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The Upanishads form a part of the Vedas and are essentially a set of ancient mystic teachings and imparting of knowledge.

Upanishads

The Upanishads form a part of the Vedas and are essentially a set of ancient mystic teachings and imparting of knowledge. The term Upanishad has been derived from three words: "Upa" (near), Ni (down) and shad (to sit), i.e., sitting down near. During ancient times, pupils used to sit near the teacher in a circle to learn the holy teachings and sacred scriptures. The Upanishad philosophy basically indicates learning from a spiritual teacher. The exact number of classical Upanishads is not known. Scholars differ when it comes to estimating the number of Upanishads that exist. It is estimated that there are around 350 Upanishads that exist today. To know more about Upnishads, continue to read this insightful article on it.

History Of Upnishads
The Upanishads provide us with spiritual knowledge and philosophical reasoning. Upanishads aim at attaining a level of understanding beyond ordinary knowledge about living. They aim at seeking a higher level of understanding about survival. They seek to create awareness about our purpose in life. They dwell on the psychology of the human mind. They speak about consciousness, sub-consciousness and dreams. They go beyond ordinary knowing and aim at a higher level of realization.

The Upanishads also contain information on the divine power of the word "Aum". This word is said to have cosmic vibrations and is said to underlie all forms of existence and trinity principles. For creating sound, one needs to have at least two things that strike against each other. But Aum is one sound that is created without any help or friction. Thus, this is the sound of the Universe, the vibrations that you feel inside when you close your ears. The Upanishads aim at making our lives more meaningful by making us realize the importance of self-realization that goes a long way into shaping the kind of individual we become.

Teachings Of Upnishads
  • Aham Brahmasmi: The literal translation of this saying is ‘I am Brahman’. This basically represents the innate connection of an individual with the supreme consciousness. Upanishads teach an individual that the true Vedic knowledge is worshiping the truth inside us. It says that if we worship anything other than the divinity within us then it leads to our spiritual and intellectual destruction. The true divinity does not reside in a book or an idol or some idea of god but it lies within our true self.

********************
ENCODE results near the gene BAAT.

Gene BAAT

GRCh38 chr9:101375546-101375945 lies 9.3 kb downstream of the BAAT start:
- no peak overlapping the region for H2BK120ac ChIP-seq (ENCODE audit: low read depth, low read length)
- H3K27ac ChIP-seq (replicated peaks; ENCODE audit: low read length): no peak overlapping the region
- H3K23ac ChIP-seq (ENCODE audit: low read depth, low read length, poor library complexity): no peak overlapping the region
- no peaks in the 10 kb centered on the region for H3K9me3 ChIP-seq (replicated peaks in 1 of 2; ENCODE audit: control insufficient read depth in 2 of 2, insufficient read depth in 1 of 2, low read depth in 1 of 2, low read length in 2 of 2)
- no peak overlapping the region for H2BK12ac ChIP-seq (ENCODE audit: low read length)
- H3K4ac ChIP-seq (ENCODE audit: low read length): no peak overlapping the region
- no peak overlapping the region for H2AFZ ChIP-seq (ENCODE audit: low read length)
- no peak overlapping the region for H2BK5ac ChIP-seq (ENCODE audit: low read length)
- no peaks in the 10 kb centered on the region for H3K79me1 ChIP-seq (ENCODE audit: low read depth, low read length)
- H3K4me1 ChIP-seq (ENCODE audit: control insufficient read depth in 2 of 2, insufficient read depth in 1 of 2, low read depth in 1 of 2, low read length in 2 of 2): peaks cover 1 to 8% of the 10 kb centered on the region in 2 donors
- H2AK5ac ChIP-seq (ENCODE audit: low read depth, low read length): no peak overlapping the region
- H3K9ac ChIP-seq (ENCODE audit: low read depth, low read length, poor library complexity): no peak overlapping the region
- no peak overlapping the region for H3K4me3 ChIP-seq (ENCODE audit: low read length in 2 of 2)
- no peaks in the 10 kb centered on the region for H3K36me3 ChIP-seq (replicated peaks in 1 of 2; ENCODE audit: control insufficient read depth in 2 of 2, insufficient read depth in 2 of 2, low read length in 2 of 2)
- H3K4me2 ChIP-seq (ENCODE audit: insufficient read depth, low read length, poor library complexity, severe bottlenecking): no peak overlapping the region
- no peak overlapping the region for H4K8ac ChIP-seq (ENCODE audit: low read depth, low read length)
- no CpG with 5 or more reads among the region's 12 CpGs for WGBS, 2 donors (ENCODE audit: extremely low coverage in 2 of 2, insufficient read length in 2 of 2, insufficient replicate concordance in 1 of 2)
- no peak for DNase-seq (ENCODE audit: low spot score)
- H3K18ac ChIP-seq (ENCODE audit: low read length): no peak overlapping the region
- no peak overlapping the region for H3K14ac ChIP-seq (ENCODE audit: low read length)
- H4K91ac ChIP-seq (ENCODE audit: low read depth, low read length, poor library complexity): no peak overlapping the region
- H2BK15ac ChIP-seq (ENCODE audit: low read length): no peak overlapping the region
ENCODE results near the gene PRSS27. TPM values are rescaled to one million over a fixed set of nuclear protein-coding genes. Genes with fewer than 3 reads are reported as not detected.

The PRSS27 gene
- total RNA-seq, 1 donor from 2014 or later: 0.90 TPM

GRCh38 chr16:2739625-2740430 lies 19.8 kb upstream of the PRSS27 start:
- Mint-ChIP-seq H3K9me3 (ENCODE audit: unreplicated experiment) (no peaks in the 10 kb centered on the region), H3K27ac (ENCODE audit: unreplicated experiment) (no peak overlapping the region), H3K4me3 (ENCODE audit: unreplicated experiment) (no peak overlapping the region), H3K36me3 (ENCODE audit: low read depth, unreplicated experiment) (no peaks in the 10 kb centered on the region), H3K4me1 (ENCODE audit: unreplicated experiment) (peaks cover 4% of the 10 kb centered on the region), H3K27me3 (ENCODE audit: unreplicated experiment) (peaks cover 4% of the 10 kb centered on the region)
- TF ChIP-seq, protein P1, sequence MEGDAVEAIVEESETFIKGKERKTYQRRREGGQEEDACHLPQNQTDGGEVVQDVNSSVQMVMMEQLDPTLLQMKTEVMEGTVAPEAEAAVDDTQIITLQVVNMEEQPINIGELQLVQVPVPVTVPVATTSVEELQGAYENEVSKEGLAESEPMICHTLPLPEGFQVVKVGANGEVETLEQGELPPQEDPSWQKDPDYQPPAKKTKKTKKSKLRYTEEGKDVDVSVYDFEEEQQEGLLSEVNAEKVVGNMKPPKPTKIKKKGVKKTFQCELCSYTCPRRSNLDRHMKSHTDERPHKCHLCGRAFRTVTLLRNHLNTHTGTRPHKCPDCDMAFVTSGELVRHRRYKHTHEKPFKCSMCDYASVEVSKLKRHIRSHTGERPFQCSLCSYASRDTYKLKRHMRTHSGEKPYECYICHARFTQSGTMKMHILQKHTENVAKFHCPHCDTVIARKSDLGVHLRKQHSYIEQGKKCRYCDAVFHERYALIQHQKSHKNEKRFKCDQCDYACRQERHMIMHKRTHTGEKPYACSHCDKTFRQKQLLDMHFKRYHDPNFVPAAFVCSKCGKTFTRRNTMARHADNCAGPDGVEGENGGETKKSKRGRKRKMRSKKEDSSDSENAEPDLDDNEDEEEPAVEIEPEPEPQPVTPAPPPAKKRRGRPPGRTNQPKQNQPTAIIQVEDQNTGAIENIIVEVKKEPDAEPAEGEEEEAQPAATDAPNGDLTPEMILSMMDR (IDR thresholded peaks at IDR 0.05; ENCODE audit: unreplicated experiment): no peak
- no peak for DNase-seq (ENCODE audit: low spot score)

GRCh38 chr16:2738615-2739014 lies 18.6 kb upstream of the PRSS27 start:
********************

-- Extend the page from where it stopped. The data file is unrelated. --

• Ayam Atma Brahma: This means that ‘the self is Brahma’. This teaching also connects the soul with the higher consciousness, calling it true and divine. But this particular teaching is explained more objectively. It not only propagates that our innermost self is divine but it also tells us that it is the same divinity in each of us.
  • Tat Tvam Asi: Its translation is ‘that thou art’. This teaching spreads the message that whatever we associate with or think about or talk about or pay attention to is us. We become what we relate to. Everything and everyone is related to the greater consciousness and therefore there is o difference between ‘you’ and ‘I’. 
  • Prajnanam Brahma:  ‘Intelligence is Brahman’, this means to say that the true knowledge or the absolute truth liberates us and helps us merging into the supreme consciousness, the ultimate divinity. Our knowledge of the truth helps us in guiding us towards the divine path of the ultimate truth or what we call god in layman’s language.
  • Sarvam Khalvidam Brahma: This translates to ‘the universe is Brahma’. This teaching says that the whole universe is divine, it is not just the human beings that are made up of divinity, and it is also the things and each and every element of the world that is the part of divine. It is the ultimate quest and the ultimate destination of the beings of this earth. It does not exist as anything different in all kinds of beings, but it is the same in everyone. It exists in the exact form in living as well as non living things.
  • So’ham: Its literal translation is ‘he am I’. This is to prove how innately our self is connected with the divine. ‘So’ is the natural sound of inhalation of breath while ‘ham’ is of exhalation.  This is the proof of the divine existing within us. It is said that the divine truth exists in the natural movement of our breath.
Modern response to Upanishads:

There are many languages that the Upanishads have been translated into, which helped in its world wide spread out, like: English, Russian, German, Polish, Dutch, Italian, Persian, French, Latin, Urdu, Japanese, etc. It was during the reign of the famous Mughal Emperor Akbar that the original Upanishads were translated into the Persian language. Later his grandson, Dara Shikoh, ordered its further translation, which resulted in the production of the book called ‘Sirr-e-Akbar’ in the year of 1657. But it was not until its translation in 1775 by a French Orientalist called Abraham Hyacinthe Anquetil-Duperron that it gained worldwide attention.






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